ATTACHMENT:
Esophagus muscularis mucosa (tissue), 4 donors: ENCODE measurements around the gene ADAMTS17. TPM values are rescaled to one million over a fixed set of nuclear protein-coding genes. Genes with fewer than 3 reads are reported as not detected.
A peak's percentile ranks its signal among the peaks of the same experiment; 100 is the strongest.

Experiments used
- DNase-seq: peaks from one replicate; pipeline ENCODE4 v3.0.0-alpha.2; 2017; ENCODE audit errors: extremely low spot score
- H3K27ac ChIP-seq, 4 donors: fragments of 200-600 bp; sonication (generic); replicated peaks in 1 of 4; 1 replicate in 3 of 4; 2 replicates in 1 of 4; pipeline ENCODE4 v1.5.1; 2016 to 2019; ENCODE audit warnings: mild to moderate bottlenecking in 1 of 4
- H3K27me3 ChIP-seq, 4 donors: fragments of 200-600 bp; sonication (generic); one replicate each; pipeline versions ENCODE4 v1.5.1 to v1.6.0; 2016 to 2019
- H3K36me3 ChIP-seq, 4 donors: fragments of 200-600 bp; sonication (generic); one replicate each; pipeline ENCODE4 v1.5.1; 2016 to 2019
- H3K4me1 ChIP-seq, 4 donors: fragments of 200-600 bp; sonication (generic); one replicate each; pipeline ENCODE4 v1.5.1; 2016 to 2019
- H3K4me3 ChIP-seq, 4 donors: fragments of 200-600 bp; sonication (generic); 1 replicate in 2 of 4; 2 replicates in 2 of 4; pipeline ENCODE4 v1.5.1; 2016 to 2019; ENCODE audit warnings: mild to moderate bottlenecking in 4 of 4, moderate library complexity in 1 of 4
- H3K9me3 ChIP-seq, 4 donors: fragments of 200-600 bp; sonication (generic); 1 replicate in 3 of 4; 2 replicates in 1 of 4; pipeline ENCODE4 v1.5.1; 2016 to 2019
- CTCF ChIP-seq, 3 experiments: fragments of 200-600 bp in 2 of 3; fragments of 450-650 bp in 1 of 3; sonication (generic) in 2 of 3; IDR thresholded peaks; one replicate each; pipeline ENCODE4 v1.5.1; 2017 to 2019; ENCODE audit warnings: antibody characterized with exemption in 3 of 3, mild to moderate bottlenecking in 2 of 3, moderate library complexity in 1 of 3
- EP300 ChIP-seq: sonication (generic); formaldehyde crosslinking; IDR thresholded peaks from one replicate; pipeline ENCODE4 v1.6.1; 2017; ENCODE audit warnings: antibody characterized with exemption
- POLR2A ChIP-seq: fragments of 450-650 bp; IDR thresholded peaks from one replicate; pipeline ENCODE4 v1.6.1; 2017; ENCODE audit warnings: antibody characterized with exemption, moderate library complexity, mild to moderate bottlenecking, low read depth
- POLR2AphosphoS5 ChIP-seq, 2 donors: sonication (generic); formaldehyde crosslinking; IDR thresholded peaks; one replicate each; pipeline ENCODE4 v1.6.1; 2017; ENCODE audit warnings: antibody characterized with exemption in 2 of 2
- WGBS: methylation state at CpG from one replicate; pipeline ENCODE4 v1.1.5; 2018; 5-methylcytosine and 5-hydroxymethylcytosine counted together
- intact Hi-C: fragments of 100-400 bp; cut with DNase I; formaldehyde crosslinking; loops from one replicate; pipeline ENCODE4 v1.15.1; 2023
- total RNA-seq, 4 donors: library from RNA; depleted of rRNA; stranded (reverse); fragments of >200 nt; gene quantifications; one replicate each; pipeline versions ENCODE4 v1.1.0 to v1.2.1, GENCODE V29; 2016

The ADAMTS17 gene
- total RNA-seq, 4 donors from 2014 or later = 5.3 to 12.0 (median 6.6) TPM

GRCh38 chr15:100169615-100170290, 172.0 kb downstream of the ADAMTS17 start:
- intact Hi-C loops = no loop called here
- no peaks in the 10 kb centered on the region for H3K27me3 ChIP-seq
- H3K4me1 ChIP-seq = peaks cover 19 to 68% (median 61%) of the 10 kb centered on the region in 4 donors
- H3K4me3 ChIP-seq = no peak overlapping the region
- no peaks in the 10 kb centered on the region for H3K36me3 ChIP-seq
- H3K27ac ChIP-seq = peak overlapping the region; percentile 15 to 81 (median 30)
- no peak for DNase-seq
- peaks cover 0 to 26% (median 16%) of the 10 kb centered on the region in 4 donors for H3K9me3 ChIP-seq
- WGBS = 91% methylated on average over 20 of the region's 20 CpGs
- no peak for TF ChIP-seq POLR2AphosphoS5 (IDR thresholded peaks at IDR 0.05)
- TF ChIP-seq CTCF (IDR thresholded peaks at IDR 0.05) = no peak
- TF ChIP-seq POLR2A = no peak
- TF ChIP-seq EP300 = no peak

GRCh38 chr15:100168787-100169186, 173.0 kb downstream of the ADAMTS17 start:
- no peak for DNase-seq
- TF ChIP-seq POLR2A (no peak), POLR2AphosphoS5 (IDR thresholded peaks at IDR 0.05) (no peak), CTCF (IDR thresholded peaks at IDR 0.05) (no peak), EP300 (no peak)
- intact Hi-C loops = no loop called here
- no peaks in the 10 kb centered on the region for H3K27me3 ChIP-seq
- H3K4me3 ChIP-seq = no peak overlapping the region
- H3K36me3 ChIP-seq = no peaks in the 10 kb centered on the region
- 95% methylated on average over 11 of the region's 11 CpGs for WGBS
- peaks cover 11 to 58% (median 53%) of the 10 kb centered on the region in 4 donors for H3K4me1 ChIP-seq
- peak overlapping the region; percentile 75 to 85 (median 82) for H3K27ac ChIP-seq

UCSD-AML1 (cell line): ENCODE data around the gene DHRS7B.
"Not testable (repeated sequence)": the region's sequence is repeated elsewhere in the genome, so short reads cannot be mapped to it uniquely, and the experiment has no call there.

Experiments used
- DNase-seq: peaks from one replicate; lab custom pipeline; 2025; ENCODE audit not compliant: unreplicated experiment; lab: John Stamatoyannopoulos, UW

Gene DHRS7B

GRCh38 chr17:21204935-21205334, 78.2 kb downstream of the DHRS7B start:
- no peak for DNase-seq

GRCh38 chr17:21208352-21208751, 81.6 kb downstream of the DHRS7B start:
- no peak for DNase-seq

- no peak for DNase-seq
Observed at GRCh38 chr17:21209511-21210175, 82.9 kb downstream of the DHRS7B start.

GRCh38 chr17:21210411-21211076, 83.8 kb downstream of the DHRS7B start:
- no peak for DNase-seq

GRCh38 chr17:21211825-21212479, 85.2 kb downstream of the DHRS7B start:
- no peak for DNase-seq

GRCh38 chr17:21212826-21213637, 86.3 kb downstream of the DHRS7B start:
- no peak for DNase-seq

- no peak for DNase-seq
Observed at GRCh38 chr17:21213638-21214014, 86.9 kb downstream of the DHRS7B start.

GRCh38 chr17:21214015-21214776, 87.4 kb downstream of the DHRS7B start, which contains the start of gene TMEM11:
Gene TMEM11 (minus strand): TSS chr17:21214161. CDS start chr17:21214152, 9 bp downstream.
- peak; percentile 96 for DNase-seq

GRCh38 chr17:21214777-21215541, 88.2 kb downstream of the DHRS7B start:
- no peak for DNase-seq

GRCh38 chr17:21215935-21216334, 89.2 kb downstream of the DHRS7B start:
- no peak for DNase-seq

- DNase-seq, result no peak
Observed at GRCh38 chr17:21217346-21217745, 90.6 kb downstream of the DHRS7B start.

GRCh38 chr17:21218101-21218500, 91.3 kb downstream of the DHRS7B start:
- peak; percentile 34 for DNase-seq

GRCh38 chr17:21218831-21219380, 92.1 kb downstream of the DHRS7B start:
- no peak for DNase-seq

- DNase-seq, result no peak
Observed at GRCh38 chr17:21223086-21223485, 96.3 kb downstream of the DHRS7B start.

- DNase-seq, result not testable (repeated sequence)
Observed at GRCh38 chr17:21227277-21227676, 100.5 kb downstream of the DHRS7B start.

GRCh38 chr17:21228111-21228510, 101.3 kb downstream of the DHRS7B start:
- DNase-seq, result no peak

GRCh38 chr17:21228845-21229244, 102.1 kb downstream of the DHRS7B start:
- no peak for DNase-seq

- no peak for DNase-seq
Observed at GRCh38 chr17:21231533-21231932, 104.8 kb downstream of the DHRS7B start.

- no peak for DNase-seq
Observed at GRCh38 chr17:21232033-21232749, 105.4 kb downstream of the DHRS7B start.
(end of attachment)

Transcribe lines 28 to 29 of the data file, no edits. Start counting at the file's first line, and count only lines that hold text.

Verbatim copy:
- peaks cover 0 to 26% (median 16%) of the 10 kb centered on the region in 4 donors for H3K9me3 ChIP-seq
- WGBS = 91% methylated on average over 20 of the region's 20 CpGs